Too Late For Tears (Byron Haskin, USA, 1949)
Long in the public domain, access to the film has been restricted to dodgy DVDs and You Tube releases, but here UCLA and its partners have restored the film from a 35mm nitrate French dupe negative and two reissue prints, one 35 mm, the other 16mm.
Too Late For Tears (aka Killer Bait) shows a post-war world of left-over gangsters from the 1930s, femme fatales imported by German ex-pats and World War 2 veterans once described by Paul Schrader as returning from the war to find “the whole society something less than worth fighting for.”
They inhabit a dark Los Angeles and live mostly at night. Jan (Lizabeth Scott) and Alan (Arthur Kennedy) are on their way to a friend’s for dinner when a bag containing $60,000 in unmarked bills is mistakenly thrown into their convertible. Jane wants to keep the money and will do anything, even murder, to have her way. Guilt-struck Alan just wants to hand it over to the cops.
An insurance blackmailer (Dan Duryea), Alan’s sister (Kristine Miller) and someone claiming to have flown missions out of England with Alan during the war (Don DeFore) all become intrinsically linked into maneuvers over the bag of cash.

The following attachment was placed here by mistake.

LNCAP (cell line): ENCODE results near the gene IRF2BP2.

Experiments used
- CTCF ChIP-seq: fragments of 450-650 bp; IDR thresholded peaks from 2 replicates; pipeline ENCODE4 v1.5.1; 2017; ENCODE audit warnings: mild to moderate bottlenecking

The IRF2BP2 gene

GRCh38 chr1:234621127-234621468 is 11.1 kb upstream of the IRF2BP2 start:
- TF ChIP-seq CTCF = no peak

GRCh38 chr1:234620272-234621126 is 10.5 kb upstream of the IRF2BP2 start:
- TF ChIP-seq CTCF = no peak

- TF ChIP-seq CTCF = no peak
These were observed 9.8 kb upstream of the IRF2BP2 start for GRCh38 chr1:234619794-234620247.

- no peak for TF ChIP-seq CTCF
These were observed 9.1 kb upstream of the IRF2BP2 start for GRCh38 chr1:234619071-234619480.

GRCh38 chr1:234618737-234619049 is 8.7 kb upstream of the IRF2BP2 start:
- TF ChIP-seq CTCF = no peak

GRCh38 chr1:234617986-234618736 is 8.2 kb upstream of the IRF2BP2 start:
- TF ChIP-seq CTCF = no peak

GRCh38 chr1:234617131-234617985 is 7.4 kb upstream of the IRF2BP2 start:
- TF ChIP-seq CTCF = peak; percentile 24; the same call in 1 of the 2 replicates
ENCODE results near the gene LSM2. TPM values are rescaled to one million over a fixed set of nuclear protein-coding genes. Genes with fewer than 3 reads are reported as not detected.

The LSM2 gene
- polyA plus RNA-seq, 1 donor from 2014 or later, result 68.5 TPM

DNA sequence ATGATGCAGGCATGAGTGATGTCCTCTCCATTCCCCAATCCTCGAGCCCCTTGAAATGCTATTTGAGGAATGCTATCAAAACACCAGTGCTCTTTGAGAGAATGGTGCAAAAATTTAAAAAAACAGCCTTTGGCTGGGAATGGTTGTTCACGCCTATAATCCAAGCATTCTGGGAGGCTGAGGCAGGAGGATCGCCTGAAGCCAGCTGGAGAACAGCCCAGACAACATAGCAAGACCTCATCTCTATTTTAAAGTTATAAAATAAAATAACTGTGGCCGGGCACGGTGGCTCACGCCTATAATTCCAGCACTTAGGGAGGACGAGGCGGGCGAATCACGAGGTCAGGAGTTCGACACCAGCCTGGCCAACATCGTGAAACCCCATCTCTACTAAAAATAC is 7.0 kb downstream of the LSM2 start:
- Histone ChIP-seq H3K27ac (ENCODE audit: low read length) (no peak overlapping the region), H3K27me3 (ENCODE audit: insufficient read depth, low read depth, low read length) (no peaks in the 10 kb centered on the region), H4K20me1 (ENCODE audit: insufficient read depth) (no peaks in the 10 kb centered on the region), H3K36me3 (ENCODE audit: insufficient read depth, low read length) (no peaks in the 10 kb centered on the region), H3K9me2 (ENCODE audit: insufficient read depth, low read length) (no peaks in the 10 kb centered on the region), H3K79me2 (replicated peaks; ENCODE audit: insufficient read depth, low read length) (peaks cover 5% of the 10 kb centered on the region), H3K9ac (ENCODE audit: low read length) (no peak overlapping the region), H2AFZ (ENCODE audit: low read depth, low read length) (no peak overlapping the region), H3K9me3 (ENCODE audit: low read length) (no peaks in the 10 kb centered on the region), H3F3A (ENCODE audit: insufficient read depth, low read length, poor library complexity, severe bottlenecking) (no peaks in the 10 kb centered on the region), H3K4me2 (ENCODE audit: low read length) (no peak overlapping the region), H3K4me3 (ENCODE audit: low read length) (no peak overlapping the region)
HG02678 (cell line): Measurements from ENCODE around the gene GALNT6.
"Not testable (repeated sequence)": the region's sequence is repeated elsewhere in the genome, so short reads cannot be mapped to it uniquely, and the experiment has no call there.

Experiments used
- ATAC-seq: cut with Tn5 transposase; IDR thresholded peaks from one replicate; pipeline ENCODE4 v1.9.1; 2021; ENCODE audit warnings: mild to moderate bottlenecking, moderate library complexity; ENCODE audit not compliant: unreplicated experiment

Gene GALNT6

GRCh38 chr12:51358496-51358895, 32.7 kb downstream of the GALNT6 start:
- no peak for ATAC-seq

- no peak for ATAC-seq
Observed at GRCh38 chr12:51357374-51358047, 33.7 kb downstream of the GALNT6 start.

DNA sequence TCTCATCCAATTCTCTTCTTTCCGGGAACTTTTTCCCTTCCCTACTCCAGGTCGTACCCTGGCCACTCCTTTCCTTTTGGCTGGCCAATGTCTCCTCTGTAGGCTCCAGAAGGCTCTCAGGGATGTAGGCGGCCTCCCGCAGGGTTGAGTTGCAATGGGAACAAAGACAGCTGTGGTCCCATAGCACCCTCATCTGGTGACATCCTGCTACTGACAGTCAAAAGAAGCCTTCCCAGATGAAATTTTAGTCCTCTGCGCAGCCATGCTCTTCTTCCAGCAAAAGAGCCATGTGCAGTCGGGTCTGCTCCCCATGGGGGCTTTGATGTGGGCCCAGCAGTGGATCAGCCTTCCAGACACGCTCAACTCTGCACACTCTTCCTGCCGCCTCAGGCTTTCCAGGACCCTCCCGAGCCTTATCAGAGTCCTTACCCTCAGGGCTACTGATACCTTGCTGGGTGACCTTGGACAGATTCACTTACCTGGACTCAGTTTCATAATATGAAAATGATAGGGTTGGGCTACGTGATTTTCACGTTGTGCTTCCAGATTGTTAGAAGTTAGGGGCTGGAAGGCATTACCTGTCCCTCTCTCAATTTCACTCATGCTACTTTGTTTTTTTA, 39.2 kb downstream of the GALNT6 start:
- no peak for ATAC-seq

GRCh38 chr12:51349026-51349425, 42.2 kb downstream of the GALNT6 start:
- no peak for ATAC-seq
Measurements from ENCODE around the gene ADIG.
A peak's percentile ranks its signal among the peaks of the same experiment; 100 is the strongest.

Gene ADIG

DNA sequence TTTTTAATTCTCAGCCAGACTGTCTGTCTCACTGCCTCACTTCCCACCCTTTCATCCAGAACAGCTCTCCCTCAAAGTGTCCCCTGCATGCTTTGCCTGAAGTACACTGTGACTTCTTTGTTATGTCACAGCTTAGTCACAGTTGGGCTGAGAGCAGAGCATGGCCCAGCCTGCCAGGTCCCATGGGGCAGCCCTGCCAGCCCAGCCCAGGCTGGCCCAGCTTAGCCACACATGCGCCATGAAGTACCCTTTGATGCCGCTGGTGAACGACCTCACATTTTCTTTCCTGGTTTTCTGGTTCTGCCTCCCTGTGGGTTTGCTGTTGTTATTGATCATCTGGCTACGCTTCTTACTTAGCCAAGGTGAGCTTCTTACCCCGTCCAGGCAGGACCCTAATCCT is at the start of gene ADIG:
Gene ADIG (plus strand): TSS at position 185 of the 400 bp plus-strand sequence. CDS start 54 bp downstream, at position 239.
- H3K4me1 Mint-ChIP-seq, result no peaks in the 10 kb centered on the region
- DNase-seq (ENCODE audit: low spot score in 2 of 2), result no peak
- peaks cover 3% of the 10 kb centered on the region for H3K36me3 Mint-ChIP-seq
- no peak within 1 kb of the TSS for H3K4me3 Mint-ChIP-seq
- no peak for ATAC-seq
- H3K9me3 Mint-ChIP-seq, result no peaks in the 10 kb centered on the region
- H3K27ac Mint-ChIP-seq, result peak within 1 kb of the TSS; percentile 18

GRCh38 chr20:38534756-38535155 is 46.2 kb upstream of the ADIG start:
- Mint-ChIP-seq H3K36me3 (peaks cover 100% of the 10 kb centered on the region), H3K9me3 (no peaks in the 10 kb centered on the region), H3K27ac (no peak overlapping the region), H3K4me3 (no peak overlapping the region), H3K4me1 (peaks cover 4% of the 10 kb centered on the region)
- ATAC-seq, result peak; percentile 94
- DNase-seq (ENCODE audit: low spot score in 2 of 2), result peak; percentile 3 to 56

The fear of becoming sucked into the prison of suburban life, another trope of noir’s classic period, is heavily underscored here: “We were white collar poor. Middle class poor. The kind of people who can’t keep up with the Joneses and die a little every day because they can’t.”
The mesmerizing performance comes from Lizabeth Scott. Hungry to transcend her middle class poverty, she’s submissive when it suits her bigger game, she’s charming to win confidences and she’s ruthless when cornered. Scott carries the film, her face flickering with emotive reactions, hard to read for the other characters but not for the audience who have little doubt about her true nature.
Screenplay by Roy Huggins from his novel; a writer who made his name in subsequent years in television as the creator of Cheyenne, Maverick, The Fugitive and The Rockford Files; cinematography from William Mellor (The Naked Spur, Giant) and directed by Byron Haskin (The War of the Worlds, 1953).
It’s not a noir masterpiece like Out of the Past (1947), but it comes close and it comes straight from the same disillusioned post-war America. Of particular fascination is the horror that drives the central character and her compelling revulsion at the rapidly approaching middle class conformity of the 1950s.